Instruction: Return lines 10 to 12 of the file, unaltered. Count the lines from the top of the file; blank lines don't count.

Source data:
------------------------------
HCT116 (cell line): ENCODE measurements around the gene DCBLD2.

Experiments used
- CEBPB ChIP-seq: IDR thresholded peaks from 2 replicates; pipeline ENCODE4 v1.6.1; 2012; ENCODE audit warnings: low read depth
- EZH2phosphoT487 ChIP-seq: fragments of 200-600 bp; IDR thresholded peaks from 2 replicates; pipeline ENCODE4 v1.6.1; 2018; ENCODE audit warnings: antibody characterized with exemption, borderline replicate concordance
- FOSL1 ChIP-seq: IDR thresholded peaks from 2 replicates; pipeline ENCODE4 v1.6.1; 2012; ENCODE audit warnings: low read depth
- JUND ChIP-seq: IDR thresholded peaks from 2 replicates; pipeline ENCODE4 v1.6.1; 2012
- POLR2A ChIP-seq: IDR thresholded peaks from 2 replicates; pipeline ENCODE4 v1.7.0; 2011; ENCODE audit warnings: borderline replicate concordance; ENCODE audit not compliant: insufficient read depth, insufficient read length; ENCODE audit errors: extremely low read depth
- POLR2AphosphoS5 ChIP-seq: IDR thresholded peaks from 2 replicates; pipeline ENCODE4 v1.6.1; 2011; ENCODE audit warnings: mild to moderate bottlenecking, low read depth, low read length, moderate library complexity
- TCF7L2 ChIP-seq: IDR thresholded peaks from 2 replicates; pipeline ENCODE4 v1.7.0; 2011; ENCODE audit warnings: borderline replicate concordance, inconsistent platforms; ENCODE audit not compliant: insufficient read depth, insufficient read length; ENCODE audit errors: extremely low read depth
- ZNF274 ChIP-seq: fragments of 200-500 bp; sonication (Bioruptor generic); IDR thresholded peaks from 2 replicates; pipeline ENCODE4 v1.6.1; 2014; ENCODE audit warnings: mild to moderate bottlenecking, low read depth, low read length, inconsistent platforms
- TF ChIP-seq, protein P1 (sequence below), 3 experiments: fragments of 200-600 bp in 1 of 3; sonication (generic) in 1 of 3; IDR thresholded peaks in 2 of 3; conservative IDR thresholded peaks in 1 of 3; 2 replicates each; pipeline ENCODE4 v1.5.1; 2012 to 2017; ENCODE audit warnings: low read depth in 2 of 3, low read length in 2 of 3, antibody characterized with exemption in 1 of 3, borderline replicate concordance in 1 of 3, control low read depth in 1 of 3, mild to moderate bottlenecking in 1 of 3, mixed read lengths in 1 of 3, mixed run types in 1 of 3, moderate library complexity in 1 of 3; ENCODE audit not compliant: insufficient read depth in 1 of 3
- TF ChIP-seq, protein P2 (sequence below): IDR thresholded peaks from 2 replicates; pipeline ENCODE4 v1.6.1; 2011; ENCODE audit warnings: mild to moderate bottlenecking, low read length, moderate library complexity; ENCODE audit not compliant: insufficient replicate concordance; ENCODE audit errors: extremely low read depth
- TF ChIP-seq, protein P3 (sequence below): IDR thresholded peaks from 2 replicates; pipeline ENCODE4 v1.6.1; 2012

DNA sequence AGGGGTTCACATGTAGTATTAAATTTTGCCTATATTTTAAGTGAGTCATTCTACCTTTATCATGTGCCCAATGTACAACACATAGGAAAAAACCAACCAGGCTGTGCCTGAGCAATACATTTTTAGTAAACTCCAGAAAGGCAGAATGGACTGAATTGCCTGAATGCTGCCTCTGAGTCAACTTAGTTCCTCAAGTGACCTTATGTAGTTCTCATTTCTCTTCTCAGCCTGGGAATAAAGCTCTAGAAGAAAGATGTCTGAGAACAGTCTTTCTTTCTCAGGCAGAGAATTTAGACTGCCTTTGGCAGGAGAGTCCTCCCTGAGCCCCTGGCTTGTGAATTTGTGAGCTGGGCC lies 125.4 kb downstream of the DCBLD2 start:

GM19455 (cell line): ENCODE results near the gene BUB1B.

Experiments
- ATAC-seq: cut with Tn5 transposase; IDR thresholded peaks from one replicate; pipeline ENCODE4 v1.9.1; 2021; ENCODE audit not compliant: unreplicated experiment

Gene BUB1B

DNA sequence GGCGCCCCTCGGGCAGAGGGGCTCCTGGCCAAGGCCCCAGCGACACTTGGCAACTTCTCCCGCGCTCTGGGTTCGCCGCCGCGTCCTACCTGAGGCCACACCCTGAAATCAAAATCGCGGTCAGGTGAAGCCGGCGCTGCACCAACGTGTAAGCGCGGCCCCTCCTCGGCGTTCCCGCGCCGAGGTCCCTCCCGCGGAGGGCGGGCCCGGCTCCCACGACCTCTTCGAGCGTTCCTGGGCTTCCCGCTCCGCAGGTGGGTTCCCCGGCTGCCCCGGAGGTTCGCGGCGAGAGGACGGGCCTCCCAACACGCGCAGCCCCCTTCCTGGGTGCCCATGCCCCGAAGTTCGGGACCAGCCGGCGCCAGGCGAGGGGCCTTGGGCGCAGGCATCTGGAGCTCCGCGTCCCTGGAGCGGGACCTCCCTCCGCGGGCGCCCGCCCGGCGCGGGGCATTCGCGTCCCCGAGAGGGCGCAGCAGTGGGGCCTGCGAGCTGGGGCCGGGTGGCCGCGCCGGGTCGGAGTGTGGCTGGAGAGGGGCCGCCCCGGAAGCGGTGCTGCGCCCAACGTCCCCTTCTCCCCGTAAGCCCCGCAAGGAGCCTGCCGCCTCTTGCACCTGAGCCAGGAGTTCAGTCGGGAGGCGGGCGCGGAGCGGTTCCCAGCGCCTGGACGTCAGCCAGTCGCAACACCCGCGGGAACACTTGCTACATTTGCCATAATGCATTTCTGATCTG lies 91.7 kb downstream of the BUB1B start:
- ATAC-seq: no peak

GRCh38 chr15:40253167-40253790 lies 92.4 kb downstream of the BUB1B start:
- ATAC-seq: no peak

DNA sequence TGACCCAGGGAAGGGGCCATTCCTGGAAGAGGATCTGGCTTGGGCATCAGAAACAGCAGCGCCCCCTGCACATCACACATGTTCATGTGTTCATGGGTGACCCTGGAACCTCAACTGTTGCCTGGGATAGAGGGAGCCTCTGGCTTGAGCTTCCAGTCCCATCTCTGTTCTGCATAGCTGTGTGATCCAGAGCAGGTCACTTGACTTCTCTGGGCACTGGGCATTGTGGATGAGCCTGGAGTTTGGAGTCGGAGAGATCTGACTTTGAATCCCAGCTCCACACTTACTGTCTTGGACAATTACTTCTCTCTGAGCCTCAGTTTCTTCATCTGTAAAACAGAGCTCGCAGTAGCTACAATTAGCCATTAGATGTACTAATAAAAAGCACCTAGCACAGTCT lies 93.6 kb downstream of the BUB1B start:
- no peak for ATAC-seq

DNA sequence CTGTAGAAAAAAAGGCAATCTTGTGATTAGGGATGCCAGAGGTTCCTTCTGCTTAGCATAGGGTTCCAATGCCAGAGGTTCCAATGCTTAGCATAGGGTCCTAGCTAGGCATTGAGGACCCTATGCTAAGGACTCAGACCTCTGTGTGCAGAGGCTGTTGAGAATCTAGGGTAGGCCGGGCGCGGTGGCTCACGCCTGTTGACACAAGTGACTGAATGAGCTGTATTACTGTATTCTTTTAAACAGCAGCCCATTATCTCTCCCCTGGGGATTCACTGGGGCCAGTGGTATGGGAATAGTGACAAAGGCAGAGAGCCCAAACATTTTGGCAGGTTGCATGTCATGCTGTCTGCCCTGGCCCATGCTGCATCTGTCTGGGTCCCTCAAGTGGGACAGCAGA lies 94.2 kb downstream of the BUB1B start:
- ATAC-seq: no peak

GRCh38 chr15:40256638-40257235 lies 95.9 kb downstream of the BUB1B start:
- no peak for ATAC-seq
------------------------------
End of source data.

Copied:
- ZNF274 ChIP-seq: fragments of 200-500 bp; sonication (Bioruptor generic); IDR thresholded peaks from 2 replicates; pipeline ENCODE4 v1.6.1; 2014; ENCODE audit warnings: mild to moderate bottlenecking, low read depth, low read length, inconsistent platforms
- TF ChIP-seq, protein P1 (sequence below), 3 experiments: fragments of 200-600 bp in 1 of 3; sonication (generic) in 1 of 3; IDR thresholded peaks in 2 of 3; conservative IDR thresholded peaks in 1 of 3; 2 replicates each; pipeline ENCODE4 v1.5.1; 2012 to 2017; ENCODE audit warnings: low read depth in 2 of 3, low read length in 2 of 3, antibody characterized with exemption in 1 of 3, borderline replicate concordance in 1 of 3, control low read depth in 1 of 3, mild to moderate bottlenecking in 1 of 3, mixed read lengths in 1 of 3, mixed run types in 1 of 3, moderate library complexity in 1 of 3; ENCODE audit not compliant: insufficient read depth in 1 of 3
- TF ChIP-seq, protein P2 (sequence below): IDR thresholded peaks from 2 replicates; pipeline ENCODE4 v1.6.1; 2011; ENCODE audit warnings: mild to moderate bottlenecking, low read length, moderate library complexity; ENCODE audit not compliant: insufficient replicate concordance; ENCODE audit errors: extremely low read depth